For the immediate and extended family members as well as associates of Dr. Adewale Adesoji Adeeyo (OON), an illustrious son of Edeland and a global phenomenon, our world stood still when we learnt of his transition on October 15, 2021. Fondly called SIR EYO by his friends, Adeeyo flew home in a blaze of glory like the eagle that he was, his earthly journey coming to an end at the age of 73.
Kudos to the late Papa Aminu Adeeyo who gave you the best education money could buy during your time! You were at the prestigious Children Home School, Molete; Olu-Iwa College (now Adeola Odutola College), Ijebu-Ode, and Ibadan Grammar School before you proceeded to New York City, USA for further studies, where you excelled.
Edeland has lost one of its very best! The world has lost an effervescent boardroom guru, corporate colossus, administrator par excellence and an educationist of no mean repute. The late publisher of ANCHOR newspapers came, saw and touched many lives, inclusive of the scholarships he awarded to many students of Adeleke University, Ede. Little wonder, then, that there have been testimonies galore since he changed mortality for immortality.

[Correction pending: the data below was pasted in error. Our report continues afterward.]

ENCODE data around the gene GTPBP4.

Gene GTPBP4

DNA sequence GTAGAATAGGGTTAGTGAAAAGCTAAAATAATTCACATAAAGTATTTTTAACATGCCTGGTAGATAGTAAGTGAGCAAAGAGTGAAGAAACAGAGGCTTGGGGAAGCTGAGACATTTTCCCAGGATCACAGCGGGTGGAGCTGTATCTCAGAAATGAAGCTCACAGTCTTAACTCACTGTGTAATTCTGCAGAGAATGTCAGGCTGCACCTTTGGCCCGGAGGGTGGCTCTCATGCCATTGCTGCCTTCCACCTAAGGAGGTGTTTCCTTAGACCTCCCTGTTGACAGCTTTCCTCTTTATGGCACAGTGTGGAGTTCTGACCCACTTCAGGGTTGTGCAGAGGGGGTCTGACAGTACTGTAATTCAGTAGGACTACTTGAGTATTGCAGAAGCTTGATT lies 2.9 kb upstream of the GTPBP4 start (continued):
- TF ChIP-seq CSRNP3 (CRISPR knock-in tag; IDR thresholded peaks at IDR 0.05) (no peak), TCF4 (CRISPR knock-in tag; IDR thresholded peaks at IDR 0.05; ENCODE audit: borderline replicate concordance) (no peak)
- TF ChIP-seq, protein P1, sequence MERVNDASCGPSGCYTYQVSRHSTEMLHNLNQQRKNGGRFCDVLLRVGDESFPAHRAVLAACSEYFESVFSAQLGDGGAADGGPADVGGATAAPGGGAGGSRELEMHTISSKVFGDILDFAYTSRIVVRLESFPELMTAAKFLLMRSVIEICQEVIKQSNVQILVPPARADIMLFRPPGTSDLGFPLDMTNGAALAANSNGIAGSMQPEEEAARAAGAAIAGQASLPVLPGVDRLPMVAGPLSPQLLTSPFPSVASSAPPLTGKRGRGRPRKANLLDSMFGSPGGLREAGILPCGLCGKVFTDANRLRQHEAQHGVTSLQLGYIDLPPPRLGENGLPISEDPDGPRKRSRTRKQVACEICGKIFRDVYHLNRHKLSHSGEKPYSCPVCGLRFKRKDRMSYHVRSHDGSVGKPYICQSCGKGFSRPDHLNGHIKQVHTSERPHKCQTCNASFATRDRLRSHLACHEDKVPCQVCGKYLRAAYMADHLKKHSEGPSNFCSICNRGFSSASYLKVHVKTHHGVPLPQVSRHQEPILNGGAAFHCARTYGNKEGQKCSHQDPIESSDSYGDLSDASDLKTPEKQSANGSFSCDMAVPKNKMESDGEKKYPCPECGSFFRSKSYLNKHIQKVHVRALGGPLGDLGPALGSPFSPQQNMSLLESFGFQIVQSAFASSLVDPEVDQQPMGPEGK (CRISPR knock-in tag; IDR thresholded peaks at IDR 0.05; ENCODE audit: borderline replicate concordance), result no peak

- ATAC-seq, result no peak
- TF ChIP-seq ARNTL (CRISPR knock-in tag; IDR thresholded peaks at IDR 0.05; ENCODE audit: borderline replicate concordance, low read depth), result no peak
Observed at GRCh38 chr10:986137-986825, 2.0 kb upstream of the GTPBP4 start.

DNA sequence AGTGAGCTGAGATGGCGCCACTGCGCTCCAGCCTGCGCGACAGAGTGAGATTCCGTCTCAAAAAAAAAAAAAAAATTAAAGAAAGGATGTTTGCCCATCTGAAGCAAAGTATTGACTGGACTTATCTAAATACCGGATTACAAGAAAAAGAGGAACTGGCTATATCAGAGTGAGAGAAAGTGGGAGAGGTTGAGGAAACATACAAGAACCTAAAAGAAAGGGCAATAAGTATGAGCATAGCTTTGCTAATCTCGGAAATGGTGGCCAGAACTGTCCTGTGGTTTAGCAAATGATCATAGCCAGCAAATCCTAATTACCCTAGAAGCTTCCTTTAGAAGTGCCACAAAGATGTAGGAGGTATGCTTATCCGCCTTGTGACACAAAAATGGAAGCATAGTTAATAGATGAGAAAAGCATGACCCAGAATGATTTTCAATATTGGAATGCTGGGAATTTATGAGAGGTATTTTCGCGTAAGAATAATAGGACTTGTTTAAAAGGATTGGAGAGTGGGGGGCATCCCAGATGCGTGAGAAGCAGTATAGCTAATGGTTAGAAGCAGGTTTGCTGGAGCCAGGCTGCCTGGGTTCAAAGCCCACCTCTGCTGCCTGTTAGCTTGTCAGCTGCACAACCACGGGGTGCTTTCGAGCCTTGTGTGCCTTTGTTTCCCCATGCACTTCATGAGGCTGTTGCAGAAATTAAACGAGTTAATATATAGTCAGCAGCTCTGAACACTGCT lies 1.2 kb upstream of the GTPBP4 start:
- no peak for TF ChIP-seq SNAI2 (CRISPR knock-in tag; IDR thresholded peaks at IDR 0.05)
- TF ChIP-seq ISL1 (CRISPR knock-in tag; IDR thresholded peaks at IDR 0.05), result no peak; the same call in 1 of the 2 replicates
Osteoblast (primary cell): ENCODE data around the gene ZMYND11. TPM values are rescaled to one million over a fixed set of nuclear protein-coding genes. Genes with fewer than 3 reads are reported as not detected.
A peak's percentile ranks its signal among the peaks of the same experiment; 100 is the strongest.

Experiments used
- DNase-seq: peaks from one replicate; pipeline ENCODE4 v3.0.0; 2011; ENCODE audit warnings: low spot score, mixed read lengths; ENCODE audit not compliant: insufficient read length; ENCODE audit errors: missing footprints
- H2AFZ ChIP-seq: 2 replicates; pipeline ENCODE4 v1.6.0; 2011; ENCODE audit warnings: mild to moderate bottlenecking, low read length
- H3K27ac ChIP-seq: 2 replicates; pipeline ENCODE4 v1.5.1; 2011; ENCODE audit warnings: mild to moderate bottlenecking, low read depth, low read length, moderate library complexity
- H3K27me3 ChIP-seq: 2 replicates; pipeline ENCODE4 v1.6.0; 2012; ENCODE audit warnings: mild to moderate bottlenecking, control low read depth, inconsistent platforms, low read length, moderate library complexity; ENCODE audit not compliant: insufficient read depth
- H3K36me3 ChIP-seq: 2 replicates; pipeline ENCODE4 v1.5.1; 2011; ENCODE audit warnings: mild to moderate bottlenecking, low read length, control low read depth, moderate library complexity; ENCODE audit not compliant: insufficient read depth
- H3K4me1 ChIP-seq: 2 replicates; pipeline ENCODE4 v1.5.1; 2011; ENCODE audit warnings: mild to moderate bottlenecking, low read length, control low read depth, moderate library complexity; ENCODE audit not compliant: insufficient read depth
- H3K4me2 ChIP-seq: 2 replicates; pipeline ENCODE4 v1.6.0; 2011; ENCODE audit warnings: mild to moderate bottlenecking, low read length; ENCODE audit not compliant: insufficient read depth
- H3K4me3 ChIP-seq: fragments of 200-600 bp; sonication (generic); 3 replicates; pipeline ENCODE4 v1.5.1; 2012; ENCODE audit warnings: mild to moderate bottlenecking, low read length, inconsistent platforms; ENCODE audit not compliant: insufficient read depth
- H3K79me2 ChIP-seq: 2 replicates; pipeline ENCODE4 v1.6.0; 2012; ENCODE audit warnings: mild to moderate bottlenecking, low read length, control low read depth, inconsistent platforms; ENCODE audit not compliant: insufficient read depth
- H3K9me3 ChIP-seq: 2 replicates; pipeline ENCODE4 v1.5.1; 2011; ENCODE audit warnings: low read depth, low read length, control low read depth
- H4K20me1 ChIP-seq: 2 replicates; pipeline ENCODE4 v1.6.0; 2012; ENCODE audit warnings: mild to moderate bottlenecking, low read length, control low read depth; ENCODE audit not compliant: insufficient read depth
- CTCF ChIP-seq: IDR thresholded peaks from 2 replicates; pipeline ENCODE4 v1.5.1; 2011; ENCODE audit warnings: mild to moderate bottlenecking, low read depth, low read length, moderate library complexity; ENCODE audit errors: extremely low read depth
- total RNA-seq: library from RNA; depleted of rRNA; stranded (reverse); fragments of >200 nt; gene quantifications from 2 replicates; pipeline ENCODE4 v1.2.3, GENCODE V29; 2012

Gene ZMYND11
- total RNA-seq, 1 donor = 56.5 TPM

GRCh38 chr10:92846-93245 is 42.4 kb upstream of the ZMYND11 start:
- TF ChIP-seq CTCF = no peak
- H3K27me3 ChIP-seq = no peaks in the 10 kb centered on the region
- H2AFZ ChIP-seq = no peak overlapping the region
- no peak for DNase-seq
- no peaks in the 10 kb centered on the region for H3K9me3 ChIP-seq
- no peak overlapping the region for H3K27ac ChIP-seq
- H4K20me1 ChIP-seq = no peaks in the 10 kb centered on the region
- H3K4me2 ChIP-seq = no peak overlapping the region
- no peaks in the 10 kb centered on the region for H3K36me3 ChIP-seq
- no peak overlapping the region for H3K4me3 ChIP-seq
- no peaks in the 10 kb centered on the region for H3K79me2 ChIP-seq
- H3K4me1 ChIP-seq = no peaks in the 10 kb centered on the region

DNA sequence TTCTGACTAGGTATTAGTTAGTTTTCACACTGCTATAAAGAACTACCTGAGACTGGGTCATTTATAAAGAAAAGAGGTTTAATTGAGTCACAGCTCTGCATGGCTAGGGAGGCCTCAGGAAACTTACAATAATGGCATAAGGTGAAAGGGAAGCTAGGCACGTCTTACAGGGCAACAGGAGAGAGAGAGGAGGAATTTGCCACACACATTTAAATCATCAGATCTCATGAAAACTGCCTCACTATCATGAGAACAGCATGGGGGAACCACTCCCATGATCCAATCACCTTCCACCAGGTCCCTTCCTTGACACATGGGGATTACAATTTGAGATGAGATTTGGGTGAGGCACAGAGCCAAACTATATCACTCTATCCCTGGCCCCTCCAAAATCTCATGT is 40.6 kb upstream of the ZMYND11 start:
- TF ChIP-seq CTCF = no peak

Adeeyo showed tremendous dexterity and drive in the management of human and material resources in all the places he was opportune to serve. His academic prowess was readily made available to the Adeleke University, Ede where he was a leading light of its Governing Council. The immediate past chairman of the Federal Mortgage Bank was an unquenchable fountain of knowledge. A detribalized Nigerian who saw every part of Nigeria as home, Adeeyo always was impeccably dressed and elegant in carriage. A good mixer, witty debater and prolific writer, his commencement speech at the maiden convocation of the Adeleke University in 2015 titled “Enchanting real world” remains a reference point on how students should live after graduation.
He had said: “You morally have no choice but to cede compassion and benevolence to whomever you may encounter in your life trek, so that none shall be the weakest link”. On power and its use, he told an impressive gathering in August 2007 at the Sheraton Hotel, Abuja on the occasion of the valedictory ceremony for a retired Chief Justice of Nigeria, Justice Salihu Modibo Alfa Belgore, that power should be applied with dignity. He said:
“True men of power do not pace the earth wildly or trudge any path clumsily. So deep and mysterious is the nature of power that we may never grasp its staggering complexity. Real men of power never yield to blind arrogance and delusional self-importance. And they always recognize that the source of their capricious influence can only be ratified by God’s mercy.”
*Bolawole (firstname.lastname@example.org 0705 263 1058)